How the Kurds Were Denied a State

Revolutionary Worker #1226, January 25, 2004, posted at

(From Oil, Power & Empire: Iraq and the U.S. Global Agenda Chapter 2: "The British Creation Of Iraq")

The Kurdish people have lived in the rugged mountains and valleys of northeast Iraq, western Iran, eastern Turkey and northeast Syria since the 7th century BC. This contiguous area, often called "Greater Kurdistan," is nearly the size of Iraq. The Kurds are historically a pastoral and nomadic people, raising sheep and goats. Over time many have become peasants, others urban dwellers.

Today numbering some 25 to 30 million, Kurds make up the fourth largest ethnic group in the Middle East, behind Arabs, Persians, and Turks. The Kurds converted to Islam in the 7th century AD (around 80 percent are Sunnis, the rest Shi'as), while retaining their national identity. The Kurdish language, a branch of the Indo-European family closely related to Iran's Farsi and Afghanistan's Dari, is distinct from Arabic and Turkic. Kurdish culture, dress, and history are also distinct.

The Ottomans ruled most of Kurdistan from the 1600s until their collapse after World War I. In 1880, during one Kurdish uprising, Sheikh Ubaidullah wrote the British "The Kurdish nation is a nation apart. Its religion is different from that of others, also its laws and customs....We want to take matters into our own hands. We can no longer put up with the oppression which the governments [of Persia and the Ottoman Empire] impose on us." Unfortunately, subsequent history, explored here and below, would demonstrate that neither the British nor the American empires, despite their claims to benevolence, would bring justice to the Kurds.

Like the Arabs, the Kurds had been promised independence by the world's major powers following World War I. Point 12 of President Woodrow Wilson's 1918 "Fourteen Points" declared that "the nationalities now under Turkish rule absolutely unmolested opportunity of autonomous development." ..

However, Kurdish aspirations, like those of the Arabs, were betrayed and then suppressed for British imperial interests.

A new treaty was signed by the allies and the new Turkish government at Lausanne, Switzerland on July 23, 1923, which made no mention of Kurdish independence. Instead, it ceded much of Kurdistan to the new Turkish government, which promptly banned all Kurdish schools, organizations, and publications. For decades after, Turkey refused to even acknowledge Kurdish ethnicity -- instead calling them "mountain Turks"--and outlawed the Kurdish language. Ataturk's government brutally crushed a 1925 Kurdish revolt against the Lausanne Treaty, and government assaults, mass deportations, and massacres against the Kurds continued during the 1920s and 1930s.36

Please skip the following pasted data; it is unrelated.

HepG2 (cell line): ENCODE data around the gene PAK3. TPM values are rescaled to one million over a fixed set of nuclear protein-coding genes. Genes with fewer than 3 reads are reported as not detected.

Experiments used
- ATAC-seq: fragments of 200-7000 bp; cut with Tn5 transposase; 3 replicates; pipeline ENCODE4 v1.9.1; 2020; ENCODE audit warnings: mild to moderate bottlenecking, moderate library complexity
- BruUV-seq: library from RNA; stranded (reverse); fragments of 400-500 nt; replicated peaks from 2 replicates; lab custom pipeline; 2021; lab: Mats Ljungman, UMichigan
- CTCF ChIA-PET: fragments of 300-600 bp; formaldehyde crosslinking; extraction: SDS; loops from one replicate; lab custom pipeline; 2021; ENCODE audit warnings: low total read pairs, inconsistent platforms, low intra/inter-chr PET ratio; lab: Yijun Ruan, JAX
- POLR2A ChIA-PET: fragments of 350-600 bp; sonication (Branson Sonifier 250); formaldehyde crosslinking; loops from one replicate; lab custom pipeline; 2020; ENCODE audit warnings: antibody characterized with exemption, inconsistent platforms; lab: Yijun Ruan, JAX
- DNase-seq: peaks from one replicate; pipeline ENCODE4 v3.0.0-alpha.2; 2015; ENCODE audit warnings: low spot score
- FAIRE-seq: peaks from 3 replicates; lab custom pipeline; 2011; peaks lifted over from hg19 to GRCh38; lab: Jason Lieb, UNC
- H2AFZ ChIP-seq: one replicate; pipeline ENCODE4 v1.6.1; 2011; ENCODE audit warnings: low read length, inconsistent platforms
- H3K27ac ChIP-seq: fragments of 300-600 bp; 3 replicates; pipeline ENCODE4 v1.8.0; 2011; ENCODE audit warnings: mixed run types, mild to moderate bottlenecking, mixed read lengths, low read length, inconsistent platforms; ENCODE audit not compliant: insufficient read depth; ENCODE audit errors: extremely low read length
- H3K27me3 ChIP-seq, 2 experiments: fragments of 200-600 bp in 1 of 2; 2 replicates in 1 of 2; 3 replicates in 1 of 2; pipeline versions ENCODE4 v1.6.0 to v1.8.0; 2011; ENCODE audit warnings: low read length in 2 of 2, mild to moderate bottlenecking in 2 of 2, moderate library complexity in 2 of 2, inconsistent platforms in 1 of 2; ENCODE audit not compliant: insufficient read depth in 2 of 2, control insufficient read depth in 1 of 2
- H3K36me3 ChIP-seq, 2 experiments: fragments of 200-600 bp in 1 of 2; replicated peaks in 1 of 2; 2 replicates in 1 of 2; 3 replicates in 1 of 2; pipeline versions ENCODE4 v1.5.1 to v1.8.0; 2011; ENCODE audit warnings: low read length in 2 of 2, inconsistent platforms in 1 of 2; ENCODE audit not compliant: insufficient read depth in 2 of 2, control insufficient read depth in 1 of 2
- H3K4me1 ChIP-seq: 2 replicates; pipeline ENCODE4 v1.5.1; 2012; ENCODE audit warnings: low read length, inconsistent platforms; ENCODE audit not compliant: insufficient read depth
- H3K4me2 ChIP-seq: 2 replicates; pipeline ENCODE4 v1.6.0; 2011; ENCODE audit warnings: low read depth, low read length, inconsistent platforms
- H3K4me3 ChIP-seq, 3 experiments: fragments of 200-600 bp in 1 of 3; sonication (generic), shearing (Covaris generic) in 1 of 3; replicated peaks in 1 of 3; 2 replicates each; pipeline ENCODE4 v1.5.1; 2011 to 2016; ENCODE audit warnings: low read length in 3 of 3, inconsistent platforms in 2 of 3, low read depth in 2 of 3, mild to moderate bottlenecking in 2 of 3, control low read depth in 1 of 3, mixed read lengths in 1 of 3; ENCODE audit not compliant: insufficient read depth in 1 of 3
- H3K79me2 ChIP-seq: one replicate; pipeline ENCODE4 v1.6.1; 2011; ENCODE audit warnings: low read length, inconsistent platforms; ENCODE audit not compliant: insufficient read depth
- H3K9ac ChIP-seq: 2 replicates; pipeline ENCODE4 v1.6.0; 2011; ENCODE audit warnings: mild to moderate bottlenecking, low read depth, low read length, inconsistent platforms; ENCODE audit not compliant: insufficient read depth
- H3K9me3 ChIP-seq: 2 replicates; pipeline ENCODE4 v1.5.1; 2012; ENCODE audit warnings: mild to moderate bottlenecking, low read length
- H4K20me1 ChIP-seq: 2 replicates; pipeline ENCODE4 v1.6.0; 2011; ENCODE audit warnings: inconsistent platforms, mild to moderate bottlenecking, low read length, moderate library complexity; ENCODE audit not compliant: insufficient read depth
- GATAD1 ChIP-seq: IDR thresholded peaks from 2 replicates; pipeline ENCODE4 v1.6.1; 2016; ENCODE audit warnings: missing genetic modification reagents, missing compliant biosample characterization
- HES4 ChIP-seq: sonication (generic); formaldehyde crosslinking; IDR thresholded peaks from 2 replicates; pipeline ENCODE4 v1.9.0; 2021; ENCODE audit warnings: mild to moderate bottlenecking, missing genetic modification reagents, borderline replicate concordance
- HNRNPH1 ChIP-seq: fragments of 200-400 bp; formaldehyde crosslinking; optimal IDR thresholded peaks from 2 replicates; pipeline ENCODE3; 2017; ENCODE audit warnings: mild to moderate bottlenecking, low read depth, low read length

Kurds in Iraq also rose up for self-rule. In 1919, Sheikh Mahmoud Barzinji declared himself the ruler of an independent Kurdistan and began administering the area around Suleimanieh in northeast Iraq. London's main political officer in Baghdad wrote at the time: "the Kurds wish neither to continue under the Turkish government nor to be placed under the control of the Iraqi government." He estimated that 80 percent of the Kurds supported independence. The British quickly removed Barzinji from power. Subsequent revolts were also crushed by British forces in 1922 and by the RAF bombing of Suleimanieh in 1924.

The British were fundamentally no more interested in Kurdish self-determination than the Turks. Rather, they were interested in making sure that the former Ottoman Province of Mosul, an area populated by Kurds and Turkomans, was incorporated into the new state of Iraq, not Turkey. The reason was oil. The British feared that without the oilfields near the cities of Mosul and Kirkuk, the new state of Iraq would not be economically viable.

The British promised the Kurds that the new Iraqi government under their control would recognize "the right of the Kurds who live within the frontiers of Iraq to establish a Government within those frontiers." And in December 1925, the League of Nations decided in favor of the British: the Mosul region was incorporated into the new state of Iraq with the understanding that the British, whose mandate would continue for 25 years, would ensure Kurdish rights. "The desire of the Kurds that the administrators, magistrates and teachers in their country be drawn from their own ranks, and adopt Kurdish as the official language in all their activities," the League declared, "will be taken into account."40

[S]uch promises proved as empty as the others made by the British and the League to the peoples of the Middle East..Today the Kurdish people remain the largest ethnic group in the world never to have achieved statehood.


36Chali and, People Without A Country, 235; Sluglett, 179-80

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40Middle East Watch, 72

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